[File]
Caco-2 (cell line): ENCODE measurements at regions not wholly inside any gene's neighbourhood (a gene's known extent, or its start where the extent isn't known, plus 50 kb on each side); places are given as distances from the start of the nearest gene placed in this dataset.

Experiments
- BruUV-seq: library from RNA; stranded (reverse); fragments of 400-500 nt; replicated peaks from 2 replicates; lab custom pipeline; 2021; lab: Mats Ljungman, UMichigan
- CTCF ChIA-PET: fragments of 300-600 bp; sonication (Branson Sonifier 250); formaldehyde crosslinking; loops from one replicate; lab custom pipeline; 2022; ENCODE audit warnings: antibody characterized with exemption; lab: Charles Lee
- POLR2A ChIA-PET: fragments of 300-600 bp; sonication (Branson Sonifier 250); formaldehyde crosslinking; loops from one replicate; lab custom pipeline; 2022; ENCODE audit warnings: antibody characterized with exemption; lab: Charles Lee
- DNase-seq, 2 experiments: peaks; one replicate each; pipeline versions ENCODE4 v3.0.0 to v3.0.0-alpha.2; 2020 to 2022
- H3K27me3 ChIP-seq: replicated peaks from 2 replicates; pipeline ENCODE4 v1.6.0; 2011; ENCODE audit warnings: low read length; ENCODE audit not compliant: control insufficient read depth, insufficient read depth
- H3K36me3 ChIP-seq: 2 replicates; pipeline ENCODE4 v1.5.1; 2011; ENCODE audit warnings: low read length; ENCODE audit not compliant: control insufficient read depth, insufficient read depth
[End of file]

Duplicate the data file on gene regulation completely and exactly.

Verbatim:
Caco-2 (cell line): ENCODE measurements at regions not wholly inside any gene's neighbourhood (a gene's known extent, or its start where the extent isn't known, plus 50 kb on each side); places are given as distances from the start of the nearest gene placed in this dataset.

Experiments
- BruUV-seq: library from RNA; stranded (reverse); fragments of 400-500 nt; replicated peaks from 2 replicates; lab custom pipeline; 2021; lab: Mats Ljungman, UMichigan
- CTCF ChIA-PET: fragments of 300-600 bp; sonication (Branson Sonifier 250); formaldehyde crosslinking; loops from one replicate; lab custom pipeline; 2022; ENCODE audit warnings: antibody characterized with exemption; lab: Charles Lee
- POLR2A ChIA-PET: fragments of 300-600 bp; sonication (Branson Sonifier 250); formaldehyde crosslinking; loops from one replicate; lab custom pipeline; 2022; ENCODE audit warnings: antibody characterized with exemption; lab: Charles Lee
- DNase-seq, 2 experiments: peaks; one replicate each; pipeline versions ENCODE4 v3.0.0 to v3.0.0-alpha.2; 2020 to 2022
- H3K27me3 ChIP-seq: replicated peaks from 2 replicates; pipeline ENCODE4 v1.6.0; 2011; ENCODE audit warnings: low read length; ENCODE audit not compliant: control insufficient read depth, insufficient read depth
- H3K36me3 ChIP-seq: 2 replicates; pipeline ENCODE4 v1.5.1; 2011; ENCODE audit warnings: low read length; ENCODE audit not compliant: control insufficient read depth, insufficient read depth